Some people become very agitated and restless during this time, which can result from a number of reasons. As mentioned above, they may become anxious, and also have other forms of discomfort. Our emotional and physical pains do not exist in vacuums, and when a person is dying, these things can all be overwhelming.

Remember, if your loved one is distressed or unsafe consult their hospice team for guidance.

Physical Weakness

Expect your loved one to become very weak physically. They’ll likely be confined to bed. They may be too weak to eat, so they’ll need to be fed whatever small bites or sips they take in. If they want to get out of bed, they’ll probably need help.

  • If you need to help your loved one get out of bed, first learn about how to do so safely.

They may also suffer from issues related to incontinence, have dry mouth, difficulty swallowing, sleep for longer during the day, and issues with regulating temperature.

Active Dying – the Final Days or Hours

During the last stage of dying – known as “active dying” – your loved one’s body will do its final work. It is not entirely dissimilar to the activities mentioned above, but they may take on more pronounced acts or become more intense.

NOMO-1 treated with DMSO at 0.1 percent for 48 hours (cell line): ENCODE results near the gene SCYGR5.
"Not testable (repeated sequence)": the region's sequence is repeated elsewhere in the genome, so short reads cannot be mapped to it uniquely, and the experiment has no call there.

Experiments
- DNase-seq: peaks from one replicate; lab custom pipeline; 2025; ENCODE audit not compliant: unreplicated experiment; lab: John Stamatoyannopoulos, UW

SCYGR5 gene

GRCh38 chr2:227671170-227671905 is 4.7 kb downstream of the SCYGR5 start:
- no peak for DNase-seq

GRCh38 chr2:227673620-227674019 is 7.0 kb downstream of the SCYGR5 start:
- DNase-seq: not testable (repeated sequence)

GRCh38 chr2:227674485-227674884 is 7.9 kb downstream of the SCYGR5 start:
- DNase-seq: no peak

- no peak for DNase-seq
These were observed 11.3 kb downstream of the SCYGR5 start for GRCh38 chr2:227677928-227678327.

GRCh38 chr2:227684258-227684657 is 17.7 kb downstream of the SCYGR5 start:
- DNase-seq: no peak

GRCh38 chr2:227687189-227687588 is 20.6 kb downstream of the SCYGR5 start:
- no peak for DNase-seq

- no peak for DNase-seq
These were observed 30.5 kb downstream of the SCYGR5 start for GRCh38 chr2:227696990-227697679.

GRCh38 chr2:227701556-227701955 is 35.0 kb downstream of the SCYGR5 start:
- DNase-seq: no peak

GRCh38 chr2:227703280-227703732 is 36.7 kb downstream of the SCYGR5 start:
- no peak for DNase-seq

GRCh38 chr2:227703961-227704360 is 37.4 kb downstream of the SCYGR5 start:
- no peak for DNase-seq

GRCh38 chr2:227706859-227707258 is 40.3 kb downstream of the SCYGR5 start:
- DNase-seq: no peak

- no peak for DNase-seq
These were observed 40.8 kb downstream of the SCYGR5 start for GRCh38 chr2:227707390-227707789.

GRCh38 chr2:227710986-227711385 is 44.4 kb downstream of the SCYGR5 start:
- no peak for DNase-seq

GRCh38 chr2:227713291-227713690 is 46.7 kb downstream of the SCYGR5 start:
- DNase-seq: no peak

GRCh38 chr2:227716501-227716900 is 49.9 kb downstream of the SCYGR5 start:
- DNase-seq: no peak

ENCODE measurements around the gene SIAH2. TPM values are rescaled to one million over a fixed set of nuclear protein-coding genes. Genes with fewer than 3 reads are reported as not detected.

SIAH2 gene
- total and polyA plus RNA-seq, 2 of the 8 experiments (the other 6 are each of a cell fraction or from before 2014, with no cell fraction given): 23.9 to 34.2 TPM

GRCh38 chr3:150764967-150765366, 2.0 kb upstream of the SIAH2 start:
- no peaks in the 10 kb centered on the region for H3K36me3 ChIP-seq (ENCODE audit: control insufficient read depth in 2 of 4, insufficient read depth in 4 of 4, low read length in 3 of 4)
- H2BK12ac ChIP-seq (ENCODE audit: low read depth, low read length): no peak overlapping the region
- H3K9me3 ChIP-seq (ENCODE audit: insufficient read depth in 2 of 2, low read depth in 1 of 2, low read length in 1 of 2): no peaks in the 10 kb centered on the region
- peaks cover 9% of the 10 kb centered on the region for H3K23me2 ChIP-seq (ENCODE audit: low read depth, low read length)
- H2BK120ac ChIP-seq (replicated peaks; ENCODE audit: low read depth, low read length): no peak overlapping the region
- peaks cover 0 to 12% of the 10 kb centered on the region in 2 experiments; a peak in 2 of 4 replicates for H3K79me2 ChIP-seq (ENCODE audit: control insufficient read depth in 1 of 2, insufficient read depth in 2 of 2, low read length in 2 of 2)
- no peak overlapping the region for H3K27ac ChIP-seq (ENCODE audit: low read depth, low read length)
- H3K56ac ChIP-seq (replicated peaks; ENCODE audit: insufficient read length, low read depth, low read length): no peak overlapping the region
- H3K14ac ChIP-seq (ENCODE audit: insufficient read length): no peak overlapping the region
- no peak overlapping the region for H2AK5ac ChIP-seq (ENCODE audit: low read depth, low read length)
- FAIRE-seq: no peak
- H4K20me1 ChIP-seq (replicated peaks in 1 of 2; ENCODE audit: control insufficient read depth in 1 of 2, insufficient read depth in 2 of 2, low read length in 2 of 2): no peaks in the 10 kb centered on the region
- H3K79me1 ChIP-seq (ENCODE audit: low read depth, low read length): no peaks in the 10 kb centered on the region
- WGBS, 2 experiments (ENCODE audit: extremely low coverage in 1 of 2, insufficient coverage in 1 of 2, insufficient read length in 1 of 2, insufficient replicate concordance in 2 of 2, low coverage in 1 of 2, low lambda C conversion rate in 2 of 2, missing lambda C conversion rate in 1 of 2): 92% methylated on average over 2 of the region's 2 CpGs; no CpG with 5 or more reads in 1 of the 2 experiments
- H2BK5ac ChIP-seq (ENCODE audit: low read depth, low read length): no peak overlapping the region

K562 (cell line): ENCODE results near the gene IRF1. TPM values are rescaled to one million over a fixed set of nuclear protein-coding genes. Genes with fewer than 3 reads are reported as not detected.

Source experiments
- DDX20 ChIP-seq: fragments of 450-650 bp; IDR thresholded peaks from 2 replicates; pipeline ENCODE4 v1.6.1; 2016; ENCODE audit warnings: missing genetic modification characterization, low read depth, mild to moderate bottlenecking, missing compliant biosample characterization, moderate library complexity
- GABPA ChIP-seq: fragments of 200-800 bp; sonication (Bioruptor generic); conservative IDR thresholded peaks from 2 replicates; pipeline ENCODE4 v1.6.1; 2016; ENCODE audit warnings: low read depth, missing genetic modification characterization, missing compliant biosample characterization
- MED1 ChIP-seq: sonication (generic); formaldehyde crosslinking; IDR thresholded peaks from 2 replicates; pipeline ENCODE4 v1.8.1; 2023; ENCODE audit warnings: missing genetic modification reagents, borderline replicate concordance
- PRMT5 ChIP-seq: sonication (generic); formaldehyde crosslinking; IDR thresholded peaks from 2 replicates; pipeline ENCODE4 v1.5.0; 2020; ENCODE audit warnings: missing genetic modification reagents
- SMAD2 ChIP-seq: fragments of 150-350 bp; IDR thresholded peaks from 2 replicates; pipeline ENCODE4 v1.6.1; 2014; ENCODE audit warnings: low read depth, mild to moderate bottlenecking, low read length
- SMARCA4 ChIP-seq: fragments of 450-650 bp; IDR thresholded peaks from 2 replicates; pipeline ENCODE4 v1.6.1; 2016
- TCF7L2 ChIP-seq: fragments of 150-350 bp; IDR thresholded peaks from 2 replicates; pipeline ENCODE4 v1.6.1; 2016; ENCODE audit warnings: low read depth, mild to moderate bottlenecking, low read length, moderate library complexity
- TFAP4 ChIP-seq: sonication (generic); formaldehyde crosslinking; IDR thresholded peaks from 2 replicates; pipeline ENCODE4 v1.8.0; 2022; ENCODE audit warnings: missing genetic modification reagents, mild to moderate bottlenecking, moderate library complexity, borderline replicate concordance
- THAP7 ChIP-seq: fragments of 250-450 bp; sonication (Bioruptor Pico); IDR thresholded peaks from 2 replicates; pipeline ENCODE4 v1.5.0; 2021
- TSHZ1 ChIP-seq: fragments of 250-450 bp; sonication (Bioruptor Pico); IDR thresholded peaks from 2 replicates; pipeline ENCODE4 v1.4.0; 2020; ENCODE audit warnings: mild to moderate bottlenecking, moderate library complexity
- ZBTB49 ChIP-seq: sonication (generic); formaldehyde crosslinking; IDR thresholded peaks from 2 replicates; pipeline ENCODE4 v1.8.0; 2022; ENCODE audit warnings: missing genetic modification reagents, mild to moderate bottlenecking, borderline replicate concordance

Some people have very persistent restlessness, often called “terminal agitation.” This can put them at risk, for example, if they keep trying to get up but are too weak to stand.

Others can use their arms to pick or grab at things in the air that aren’t there, and may be confused before death. This may seem odd but it isn’t usually a concern.

Burst of Energy

After weeks or months of decline, your loved one might display a sudden burst of energy and clarity of mind. They may want to get up, talk, or even eat something. This short moment of clarity before death doesn’t usually last long – maybe minutes to hours. Afterward, your loved one will probably return to a state of weakness and withdrawal, continuing toward their final breath. Be present and enjoy this sacred time with your loved one, but don’t mistake it as a sign they’re “getting better.”


In the days or moments leading to their death,  people are often primarily unresponsive – unable to wake – but it’s widely believed they can still feel your touch and hear your voice. Don’t hesitate to hold your loved one’s hand and talk to them.

Breathing Changes and the “Death Rattle”